There are 7 herbs that nothing natural or supernatural can injure they are vervain, John's wort, speedwell, eye bright, mallow, yarrow and self-help. But they must be pulled at noon on a bright day near the full of the moon to have full power.

A sick person's bed must be placed north and south not cross ways.

A bunch of mint tied round the wrist is a sure remedy for disorders of the stomach

An iron ring worn on the 4th finger was considered effective against rheumatism by the Irish peasantry from ancient times

Take a piece of bride cake and pass it three times through a wedding ring then sleep on it and you will see in a dream the face of your future spouse.

St John's Eve, Fires - Fires were and are still, in a less degree, lighted all over the country on St John's Eve, especially little fires across the road, if you drove through them, it brought you luck for the year. Cattle were also driven through the fires.

When anyone is lying dead in a room, the walls must be hung with sheets, and the door left open, because the spirit hovers in the room after it has left the body and must have free egress. Five candles must be round the coffin, one of which is not to be lighted. As the coffin is being taken out of the door, the sheets are to be taken down.

Immediately after birth, the child is sometimes spat on by the father.

On May 1st, Shrove Tuesday, and certain Mondays in the year, the country people will not give food or fire or any commodity out of their houses.

On Handsel Monday (1st Monday in the year) the country people will not pay any money, for anything, if possible. Doctor not allowed to take lymph from arm of child, until he gives it some present, however trifling.

If a child falls accidentally, an old women makes him take 3 tastes of salt, the idea being that the fairies caused the fall in trying to run away with the child and salt is an antidote against fairies.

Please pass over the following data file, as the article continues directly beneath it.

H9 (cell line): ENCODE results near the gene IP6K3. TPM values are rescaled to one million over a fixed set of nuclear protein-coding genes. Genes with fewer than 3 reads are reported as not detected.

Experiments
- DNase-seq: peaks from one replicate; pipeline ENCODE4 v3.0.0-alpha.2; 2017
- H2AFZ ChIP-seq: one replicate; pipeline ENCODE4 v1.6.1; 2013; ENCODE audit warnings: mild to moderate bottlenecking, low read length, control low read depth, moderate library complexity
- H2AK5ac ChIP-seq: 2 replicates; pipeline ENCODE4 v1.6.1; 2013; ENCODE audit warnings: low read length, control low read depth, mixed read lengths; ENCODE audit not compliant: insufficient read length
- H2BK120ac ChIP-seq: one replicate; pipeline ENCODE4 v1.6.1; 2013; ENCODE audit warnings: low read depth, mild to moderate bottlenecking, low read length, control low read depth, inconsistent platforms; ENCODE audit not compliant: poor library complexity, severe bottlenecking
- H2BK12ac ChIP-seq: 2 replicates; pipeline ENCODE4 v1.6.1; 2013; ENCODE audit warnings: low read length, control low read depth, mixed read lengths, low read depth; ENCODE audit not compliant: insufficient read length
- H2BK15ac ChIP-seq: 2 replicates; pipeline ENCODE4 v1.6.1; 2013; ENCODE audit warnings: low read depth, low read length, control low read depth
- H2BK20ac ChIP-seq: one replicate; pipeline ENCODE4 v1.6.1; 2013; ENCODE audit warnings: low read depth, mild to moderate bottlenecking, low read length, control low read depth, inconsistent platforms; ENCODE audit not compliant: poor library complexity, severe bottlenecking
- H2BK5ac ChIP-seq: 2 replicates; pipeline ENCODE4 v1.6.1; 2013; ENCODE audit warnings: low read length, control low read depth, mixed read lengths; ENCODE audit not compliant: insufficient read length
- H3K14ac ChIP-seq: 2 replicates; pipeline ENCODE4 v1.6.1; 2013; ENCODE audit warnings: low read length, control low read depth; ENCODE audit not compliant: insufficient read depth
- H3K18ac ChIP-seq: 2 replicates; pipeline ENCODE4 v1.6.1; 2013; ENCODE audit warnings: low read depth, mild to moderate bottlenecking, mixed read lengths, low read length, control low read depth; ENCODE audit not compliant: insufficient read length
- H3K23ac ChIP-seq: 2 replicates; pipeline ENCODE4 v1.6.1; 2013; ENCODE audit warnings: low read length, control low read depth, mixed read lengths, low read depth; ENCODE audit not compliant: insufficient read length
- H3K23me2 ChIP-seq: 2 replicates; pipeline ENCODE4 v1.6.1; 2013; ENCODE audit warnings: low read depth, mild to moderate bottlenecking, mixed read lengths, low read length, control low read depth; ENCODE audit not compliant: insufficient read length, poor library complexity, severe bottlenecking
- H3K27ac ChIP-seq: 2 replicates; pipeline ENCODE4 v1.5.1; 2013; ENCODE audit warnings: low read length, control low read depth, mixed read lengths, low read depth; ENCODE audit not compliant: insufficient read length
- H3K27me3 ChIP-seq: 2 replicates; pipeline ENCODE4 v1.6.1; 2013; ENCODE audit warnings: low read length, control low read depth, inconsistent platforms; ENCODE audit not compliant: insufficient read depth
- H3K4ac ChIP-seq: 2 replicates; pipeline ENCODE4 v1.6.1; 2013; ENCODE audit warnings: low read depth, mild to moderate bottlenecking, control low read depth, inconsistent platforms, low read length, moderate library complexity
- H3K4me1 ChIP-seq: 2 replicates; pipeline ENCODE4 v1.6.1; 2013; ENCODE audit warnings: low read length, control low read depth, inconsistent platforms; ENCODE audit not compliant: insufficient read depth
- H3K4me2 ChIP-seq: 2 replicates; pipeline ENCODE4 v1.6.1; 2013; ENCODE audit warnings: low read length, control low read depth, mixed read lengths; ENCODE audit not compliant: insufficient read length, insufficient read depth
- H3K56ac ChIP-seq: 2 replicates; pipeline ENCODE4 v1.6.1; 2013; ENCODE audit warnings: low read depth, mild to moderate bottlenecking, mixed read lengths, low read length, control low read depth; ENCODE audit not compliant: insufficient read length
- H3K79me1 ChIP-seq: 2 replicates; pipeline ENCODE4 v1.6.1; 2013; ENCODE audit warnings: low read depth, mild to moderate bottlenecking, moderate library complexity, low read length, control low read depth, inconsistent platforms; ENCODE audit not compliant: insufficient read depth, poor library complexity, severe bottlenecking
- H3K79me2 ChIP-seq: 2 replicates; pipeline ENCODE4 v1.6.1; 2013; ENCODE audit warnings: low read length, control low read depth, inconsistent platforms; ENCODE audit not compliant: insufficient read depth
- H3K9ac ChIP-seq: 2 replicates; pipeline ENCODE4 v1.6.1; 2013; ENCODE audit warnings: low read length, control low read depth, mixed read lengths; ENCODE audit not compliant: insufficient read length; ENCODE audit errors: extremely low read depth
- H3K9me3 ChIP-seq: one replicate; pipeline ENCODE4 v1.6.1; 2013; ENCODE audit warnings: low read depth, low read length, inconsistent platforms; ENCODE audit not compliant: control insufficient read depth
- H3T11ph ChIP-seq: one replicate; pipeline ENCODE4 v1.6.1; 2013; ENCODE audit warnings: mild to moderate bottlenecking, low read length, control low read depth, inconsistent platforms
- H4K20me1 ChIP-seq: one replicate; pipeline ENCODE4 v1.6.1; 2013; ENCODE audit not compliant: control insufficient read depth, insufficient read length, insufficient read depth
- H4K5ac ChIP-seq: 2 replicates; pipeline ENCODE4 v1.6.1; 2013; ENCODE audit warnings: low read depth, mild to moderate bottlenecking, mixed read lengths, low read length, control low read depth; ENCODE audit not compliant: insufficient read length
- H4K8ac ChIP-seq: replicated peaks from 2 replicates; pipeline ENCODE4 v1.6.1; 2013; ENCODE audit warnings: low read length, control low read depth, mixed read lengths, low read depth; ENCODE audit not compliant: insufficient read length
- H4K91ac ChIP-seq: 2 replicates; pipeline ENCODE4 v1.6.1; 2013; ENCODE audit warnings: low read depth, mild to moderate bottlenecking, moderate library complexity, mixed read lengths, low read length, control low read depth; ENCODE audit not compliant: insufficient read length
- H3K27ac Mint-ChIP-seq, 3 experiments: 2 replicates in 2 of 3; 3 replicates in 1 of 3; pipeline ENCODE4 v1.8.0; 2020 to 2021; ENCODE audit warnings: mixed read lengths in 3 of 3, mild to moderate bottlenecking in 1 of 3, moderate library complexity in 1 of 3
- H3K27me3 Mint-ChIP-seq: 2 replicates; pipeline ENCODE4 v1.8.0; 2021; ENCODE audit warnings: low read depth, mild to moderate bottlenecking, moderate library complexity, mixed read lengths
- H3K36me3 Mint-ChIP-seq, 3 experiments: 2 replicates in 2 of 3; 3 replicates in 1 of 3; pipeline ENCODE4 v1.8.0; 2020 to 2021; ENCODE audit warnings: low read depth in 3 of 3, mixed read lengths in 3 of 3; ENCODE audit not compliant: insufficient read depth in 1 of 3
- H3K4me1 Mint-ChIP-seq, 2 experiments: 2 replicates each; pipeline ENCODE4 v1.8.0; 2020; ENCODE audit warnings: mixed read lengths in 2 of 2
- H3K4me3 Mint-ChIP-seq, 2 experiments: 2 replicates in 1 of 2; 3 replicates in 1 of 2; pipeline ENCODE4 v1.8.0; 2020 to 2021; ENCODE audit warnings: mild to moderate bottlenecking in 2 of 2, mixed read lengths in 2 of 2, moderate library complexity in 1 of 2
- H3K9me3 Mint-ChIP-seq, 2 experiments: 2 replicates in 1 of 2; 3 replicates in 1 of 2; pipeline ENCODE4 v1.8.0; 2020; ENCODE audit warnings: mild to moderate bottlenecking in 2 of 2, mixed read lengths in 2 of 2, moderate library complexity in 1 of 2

A piece of the ash from the remains of the peat fire is tied up in a red rag and attached to the cow's tail to prevent the fairies milking her during night.

Part of the ashes from the bonfire on the 24th June is thrown into sown fields to make their produce abundant.

After marriage the bride and bridegroom go out of the church door, simultaneously, if one went in front of the other, the former would be the first to die.

Child, after birth, sometimes given salt for luck. Salt is considered very lucky and no poor person ever refuses salt to a neighbour, even though it may be the last in the house, which it is unlucky to give away, as it brings want to the house, but it would bring worse luck, to refuse as giving is a charitable act.

Country people object to giving away anything on a Monday, or going into a new situation on that day.

A 7th son is supposed to have the power of curing St Anthony's fire by touch, also to be able to cure tubercular affections by bleeding his gums and rubbing the blood on the part affected.
the 7th son of a 7th son is supposed to have the power of healing many affections by touch or in case of cross birth, to be able to bring about a happy result by lifting the woman in his arms 3 times and shaking her gently. It is especially lucky if he has red hair or is left handed.

When getting vaccinated, if the arm became inflamed, it was because the doctor did not put silver in your hand.

The 1st Sunday in Lent is called Chalk Sunday, and men and boys chalk a cross on the back of any unmarried person who may pass.

On Hallows Eve - Girls go out to the garden blindfolded and each pull up a cabbage. If the cabbage was well grown, the girl was to have a handsome husband, but woe betide the unlucky damsel who got one with a crooked stalk, her husband would be a stingy old man.

You must always bow when you meet a sweep, or even see one in the distance. If you don't you will never have any luck.

People born in the morning cannot see spirits or the fairy world, but those born at night have power over ghosts and can see the spirits of the dead.

If you want a person to win at cards stick a crooked pin in his coat.

The cuttings of your hair should not be thrown where birds can find them, for they will take them to build their nests and then you will have headaches all the year after.

If the palm of the hand itches you will be getting money, if the elbow you will be changing beds, if the ear itches and is red and hot some one is speaking ill of you.

To know the name of the person you are destined to marry, put a snail on a plate of flour, cover it over ,and leave it all night; in the morning the initial letter of the name will be found traced on the flour by the snail.

When taking possession of a new house, every one should bring in some present however trifling, but nothing should be taken away and a prayer should be said in each corner of your bedroom and some article of your clothing be deposited there at the same time.

You must bow when you see a magpie, if it flies off, turn and bow in that direction and say 'How do you do'. This will avert all ill-luck.
Magpie Rhyme -
One for sorrow 
Two for joy 
Three for a girl 
Four for a boy 
Five for heaven 
Six for hell 
Sevens the de'il's own sel